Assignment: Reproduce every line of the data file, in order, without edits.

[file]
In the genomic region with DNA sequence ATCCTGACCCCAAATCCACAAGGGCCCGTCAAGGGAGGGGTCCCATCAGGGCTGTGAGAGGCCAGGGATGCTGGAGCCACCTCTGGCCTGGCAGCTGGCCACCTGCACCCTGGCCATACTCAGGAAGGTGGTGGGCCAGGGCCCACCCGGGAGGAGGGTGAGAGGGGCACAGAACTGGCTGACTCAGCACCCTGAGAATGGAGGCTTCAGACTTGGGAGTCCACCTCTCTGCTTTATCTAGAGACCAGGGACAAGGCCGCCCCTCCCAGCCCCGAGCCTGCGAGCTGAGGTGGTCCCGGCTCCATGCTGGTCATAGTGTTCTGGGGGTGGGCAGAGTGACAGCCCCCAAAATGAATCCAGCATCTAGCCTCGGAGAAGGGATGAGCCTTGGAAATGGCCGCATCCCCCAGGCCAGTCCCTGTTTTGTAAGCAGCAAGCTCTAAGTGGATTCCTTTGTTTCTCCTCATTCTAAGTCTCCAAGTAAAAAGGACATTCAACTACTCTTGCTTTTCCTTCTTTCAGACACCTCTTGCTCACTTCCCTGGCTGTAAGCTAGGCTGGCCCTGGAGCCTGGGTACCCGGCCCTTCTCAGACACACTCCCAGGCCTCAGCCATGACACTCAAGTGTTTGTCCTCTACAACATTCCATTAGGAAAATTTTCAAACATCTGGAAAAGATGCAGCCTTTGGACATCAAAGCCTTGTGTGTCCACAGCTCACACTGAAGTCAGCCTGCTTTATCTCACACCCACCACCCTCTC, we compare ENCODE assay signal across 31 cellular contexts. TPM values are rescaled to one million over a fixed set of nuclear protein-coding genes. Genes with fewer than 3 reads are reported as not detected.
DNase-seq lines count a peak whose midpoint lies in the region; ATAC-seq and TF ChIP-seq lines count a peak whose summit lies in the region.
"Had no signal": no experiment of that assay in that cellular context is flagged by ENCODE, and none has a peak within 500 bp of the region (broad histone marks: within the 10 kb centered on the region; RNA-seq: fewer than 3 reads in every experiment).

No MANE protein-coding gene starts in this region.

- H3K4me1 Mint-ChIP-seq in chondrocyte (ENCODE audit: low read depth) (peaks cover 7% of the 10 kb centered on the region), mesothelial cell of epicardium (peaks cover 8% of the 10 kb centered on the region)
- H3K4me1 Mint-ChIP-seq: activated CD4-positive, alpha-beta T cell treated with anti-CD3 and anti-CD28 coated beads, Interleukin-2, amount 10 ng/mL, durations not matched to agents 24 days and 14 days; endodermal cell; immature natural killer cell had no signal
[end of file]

In the genomic region with DNA sequence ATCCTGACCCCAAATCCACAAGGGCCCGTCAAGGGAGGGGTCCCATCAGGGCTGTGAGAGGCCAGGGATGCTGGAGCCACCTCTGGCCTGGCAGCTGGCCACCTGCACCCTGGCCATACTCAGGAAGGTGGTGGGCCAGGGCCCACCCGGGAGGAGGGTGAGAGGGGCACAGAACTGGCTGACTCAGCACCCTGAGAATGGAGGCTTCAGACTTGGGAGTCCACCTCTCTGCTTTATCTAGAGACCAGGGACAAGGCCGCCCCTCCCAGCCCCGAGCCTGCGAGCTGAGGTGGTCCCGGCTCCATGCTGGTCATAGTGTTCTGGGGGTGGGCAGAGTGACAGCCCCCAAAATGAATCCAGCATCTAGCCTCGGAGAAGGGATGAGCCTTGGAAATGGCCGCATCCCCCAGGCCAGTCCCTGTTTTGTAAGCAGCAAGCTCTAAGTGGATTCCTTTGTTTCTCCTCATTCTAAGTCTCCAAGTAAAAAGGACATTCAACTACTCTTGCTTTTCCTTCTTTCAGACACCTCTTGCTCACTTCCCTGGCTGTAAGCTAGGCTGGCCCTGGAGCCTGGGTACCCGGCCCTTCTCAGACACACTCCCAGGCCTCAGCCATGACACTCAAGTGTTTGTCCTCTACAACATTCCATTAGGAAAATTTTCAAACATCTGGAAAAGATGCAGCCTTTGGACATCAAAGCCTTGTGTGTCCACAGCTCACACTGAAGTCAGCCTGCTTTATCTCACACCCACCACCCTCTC, we compare ENCODE assay signal across 31 cellular contexts. TPM values are rescaled to one million over a fixed set of nuclear protein-coding genes. Genes with fewer than 3 reads are reported as not detected.
DNase-seq lines count a peak whose midpoint lies in the region; ATAC-seq and TF ChIP-seq lines count a peak whose summit lies in the region.
"Had no signal": no experiment of that assay in that cellular context is flagged by ENCODE, and none has a peak within 500 bp of the region (broad histone marks: within the 10 kb centered on the region; RNA-seq: fewer than 3 reads in every experiment).

No MANE protein-coding gene starts in this region.

- H3K4me1 Mint-ChIP-seq in chondrocyte (ENCODE audit: low read depth) (peaks cover 7% of the 10 kb centered on the region), mesothelial cell of epicardium (peaks cover 8% of the 10 kb centered on the region)
- H3K4me1 Mint-ChIP-seq: activated CD4-positive, alpha-beta T cell treated with anti-CD3 and anti-CD28 coated beads, Interleukin-2, amount 10 ng/mL, durations not matched to agents 24 days and 14 days; endodermal cell; immature natural killer cell had no signal